If you caught my summer preview post you probably picked up that one of my downtime goals is to lose some weight, not to be skinny or pretty or anything, but to be more comfortable traveling and sight-seeing. I decided to take advantage of a deal and try Weight Watchers, which is for some reason calling themselves “WW” in an attempt to rebrand themselves as a lifestyle as opposed to a weight loss plan. I’m not joking, I had to call into customer service about an app problem, and the agent said “thank you for calling double-u double-u” like I didn’t know I was calling fucking WEIGHT WATCHERS, but that’s only part of the story.
I’ve been using the plan for about a month and a half, and while I have been able to lose about 5 pounds, I’ve discovered some issues that might be something you would want to know about if you were considering some help in this kind of endeavor.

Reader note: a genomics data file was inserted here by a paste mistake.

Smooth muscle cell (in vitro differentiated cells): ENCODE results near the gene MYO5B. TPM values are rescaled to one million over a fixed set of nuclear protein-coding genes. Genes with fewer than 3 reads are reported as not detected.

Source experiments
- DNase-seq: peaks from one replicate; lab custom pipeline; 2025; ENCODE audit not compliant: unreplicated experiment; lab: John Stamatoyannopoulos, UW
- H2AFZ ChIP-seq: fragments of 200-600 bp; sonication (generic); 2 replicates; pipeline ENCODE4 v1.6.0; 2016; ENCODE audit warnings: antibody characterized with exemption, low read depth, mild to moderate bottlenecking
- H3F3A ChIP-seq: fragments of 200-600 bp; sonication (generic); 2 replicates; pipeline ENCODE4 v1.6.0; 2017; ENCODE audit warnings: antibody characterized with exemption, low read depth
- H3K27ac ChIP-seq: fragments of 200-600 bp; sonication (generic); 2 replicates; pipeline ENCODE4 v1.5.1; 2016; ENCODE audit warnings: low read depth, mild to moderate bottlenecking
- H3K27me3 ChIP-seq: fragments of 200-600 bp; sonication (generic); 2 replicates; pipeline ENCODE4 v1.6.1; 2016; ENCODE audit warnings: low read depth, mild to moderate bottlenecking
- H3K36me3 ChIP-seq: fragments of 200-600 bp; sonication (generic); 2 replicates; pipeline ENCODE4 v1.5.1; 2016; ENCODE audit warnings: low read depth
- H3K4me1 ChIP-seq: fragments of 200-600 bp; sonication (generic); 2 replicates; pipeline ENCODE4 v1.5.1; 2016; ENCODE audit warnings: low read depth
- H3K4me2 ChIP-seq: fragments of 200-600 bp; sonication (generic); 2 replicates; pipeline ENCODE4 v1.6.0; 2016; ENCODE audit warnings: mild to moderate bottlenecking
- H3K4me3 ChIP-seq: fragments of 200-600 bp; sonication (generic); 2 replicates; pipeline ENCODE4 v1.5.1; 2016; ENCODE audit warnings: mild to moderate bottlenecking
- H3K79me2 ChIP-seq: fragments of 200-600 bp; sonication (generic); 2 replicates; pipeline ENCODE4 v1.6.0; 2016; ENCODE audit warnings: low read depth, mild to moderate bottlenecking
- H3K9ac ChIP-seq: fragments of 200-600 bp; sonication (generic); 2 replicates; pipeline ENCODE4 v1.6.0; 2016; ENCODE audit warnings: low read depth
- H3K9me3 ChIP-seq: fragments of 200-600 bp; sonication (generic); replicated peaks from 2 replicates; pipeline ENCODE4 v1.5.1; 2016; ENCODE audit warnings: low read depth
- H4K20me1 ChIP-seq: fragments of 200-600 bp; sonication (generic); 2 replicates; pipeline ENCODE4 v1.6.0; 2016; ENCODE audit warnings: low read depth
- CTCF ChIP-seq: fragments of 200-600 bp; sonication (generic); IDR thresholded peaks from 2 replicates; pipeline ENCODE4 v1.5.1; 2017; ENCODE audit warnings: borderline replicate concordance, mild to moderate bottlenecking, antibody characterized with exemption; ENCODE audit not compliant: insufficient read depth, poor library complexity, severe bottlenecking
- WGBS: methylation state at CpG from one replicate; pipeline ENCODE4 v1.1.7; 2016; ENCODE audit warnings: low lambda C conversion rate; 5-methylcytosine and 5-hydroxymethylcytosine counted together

The basic idea of WW is the same as it’s always been: you get a set of daily points based on your gender, current weight, age, and a few other attributes. In addition to these points that reset daily, you get a set of weekly points that give you a little wiggle room on the daily or help with eating out or splurging that would take you way beyond your daily allotment. If you exercise you can also earn FitPoints, which you can choose to use to bolster your balance, or avoid using altogether to help boost your weight loss.
These were in place when I used the program in 2006 to lose almost 50 pounds. What was nice then was that it was relatively easy to gauge how many points an item was worth. The general rule of thumb was that 50 calories roughly worth 1 point, with higher fiber or protein values bringing the point value down, while higher fat values increased the average. Plus there were guidelines about what you should eat: dairy, servings of fruits and veggies, a basic amount of water, and you could check these off and work them into your day.